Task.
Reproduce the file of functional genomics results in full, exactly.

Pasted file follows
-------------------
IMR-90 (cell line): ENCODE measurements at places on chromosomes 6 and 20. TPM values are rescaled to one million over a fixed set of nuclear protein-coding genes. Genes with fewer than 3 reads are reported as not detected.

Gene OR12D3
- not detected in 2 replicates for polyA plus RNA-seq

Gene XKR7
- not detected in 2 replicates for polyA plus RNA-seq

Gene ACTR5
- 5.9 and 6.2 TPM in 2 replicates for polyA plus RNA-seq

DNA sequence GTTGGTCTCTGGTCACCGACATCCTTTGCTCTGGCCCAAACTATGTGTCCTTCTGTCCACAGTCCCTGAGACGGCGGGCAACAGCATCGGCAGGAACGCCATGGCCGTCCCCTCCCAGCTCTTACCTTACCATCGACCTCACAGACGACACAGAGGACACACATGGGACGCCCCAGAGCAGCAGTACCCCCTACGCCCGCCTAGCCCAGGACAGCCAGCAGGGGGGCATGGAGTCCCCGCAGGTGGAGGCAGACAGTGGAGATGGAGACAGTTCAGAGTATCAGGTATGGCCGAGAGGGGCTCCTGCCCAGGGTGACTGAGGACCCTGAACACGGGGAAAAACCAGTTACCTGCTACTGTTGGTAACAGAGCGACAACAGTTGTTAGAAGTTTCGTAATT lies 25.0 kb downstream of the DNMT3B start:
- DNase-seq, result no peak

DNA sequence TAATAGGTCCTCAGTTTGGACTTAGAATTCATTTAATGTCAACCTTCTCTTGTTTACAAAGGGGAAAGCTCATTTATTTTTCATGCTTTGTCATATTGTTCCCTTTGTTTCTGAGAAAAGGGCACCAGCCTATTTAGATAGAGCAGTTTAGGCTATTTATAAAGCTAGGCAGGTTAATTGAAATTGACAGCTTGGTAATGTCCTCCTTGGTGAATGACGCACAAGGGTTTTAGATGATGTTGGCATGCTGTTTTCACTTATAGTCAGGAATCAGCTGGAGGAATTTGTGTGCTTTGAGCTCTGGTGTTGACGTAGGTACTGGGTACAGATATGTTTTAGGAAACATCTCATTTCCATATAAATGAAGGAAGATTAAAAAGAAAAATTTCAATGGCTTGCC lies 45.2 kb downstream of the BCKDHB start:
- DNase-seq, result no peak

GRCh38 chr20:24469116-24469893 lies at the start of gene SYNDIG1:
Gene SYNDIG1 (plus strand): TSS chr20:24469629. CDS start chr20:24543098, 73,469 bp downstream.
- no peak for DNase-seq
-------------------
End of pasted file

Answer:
IMR-90 (cell line): ENCODE measurements at places on chromosomes 6 and 20. TPM values are rescaled to one million over a fixed set of nuclear protein-coding genes. Genes with fewer than 3 reads are reported as not detected.

Gene OR12D3
- not detected in 2 replicates for polyA plus RNA-seq

Gene XKR7
- not detected in 2 replicates for polyA plus RNA-seq

Gene ACTR5
- 5.9 and 6.2 TPM in 2 replicates for polyA plus RNA-seq

DNA sequence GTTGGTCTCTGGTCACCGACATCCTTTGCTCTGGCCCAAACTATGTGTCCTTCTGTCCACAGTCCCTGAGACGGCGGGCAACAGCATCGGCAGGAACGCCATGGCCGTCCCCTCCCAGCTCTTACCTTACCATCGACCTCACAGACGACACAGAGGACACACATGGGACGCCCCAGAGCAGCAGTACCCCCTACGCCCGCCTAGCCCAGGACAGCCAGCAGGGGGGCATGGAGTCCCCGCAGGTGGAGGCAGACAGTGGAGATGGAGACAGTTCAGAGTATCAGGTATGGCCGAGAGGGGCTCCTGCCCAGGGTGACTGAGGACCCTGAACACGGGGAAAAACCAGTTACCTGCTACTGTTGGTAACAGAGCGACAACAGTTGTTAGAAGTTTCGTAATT lies 25.0 kb downstream of the DNMT3B start:
- DNase-seq, result no peak

DNA sequence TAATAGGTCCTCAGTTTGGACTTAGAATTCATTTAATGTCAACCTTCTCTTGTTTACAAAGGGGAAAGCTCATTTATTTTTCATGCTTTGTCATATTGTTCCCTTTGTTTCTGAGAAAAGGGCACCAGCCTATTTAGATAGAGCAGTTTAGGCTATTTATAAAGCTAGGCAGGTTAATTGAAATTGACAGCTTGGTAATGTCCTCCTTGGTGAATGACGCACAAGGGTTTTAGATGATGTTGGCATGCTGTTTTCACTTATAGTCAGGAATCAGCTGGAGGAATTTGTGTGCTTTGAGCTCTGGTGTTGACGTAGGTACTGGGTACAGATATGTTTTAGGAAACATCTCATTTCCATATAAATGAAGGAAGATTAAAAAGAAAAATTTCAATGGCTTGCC lies 45.2 kb downstream of the BCKDHB start:
- DNase-seq, result no peak

GRCh38 chr20:24469116-24469893 lies at the start of gene SYNDIG1:
Gene SYNDIG1 (plus strand): TSS chr20:24469629. CDS start chr20:24543098, 73,469 bp downstream.
- no peak for DNase-seq